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Clin Exp Immunol. 1996 Jul;105(1):31-8.

Selective CD4+ T cell deletion after specific activation in HIV-infected individuals; protection by anti-CD28 monoclonal antibodies.

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Unité INSERM U167, Institut Pasteur, Lille, France.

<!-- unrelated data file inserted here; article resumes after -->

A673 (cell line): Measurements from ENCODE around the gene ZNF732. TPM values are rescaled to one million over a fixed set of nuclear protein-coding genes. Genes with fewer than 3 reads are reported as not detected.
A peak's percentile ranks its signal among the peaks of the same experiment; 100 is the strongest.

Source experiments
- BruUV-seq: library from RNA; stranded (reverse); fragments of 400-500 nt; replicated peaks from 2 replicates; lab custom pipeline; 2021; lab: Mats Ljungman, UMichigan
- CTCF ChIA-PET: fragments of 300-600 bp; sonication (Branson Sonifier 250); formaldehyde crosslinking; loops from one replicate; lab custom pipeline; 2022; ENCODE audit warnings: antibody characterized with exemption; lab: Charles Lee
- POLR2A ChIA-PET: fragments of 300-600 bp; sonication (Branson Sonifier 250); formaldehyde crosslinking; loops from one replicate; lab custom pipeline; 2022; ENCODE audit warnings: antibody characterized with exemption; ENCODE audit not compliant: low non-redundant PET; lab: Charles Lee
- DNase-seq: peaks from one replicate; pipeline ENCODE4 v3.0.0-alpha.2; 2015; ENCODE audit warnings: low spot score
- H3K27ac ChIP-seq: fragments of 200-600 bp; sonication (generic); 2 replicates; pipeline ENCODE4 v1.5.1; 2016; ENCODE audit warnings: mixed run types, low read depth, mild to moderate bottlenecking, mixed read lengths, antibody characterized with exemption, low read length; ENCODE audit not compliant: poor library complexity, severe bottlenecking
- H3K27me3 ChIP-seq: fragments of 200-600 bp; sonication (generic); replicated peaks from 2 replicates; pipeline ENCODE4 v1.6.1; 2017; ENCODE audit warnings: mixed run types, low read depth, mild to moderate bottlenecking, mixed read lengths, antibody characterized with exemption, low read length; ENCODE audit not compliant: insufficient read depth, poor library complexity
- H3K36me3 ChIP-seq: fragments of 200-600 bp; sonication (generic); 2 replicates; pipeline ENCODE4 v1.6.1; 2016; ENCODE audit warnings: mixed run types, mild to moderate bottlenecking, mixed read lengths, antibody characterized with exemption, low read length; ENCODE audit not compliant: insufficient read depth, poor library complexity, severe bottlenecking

AIDS is characterized by a progressive decline in the number of CD4+ T cells. This is preceded by an early selective defect in the proliferation of these cells to recall antigens [1-3], pokeweed mitogen (PWM) [4-6] and to superantigens (SAg) [4,7]. In contrast, the proliferative response to phytohaemagglutinin (PHA) remains intact [1,2,5]. We and others have shown that the proliferative defect in response to some stimuli was in fact due to the induction of cell death [4,7]. The activation-induced cell death mechanism that explains the proliferative defects observed in vitro might also account for the progressive in vivo deletion of CD4+ T cells. Indeed, studies performed on different models of primates have shown that induction of cell death in CD4+ T cells was detected only when T cells were isolated from animals infected with a type of retrovirus that induces an AIDS-like disease [8]. This correlation prompted us to analyse further the mechanism of HIV-induced activation cell death to determine the specificity and rate of induction of cell death. T cells from HIV-infected individuals were activated with superantigens and the V beta T cell receptor (TCR) expression analysed. Data presented here show that cell death is restricted to activated CD4+ T cells, and does not affect bystander cells. More importantly, addition of anti-CD28 MoAb specifically inhibited the induction of apoptosis, raising possibilities for therapy.

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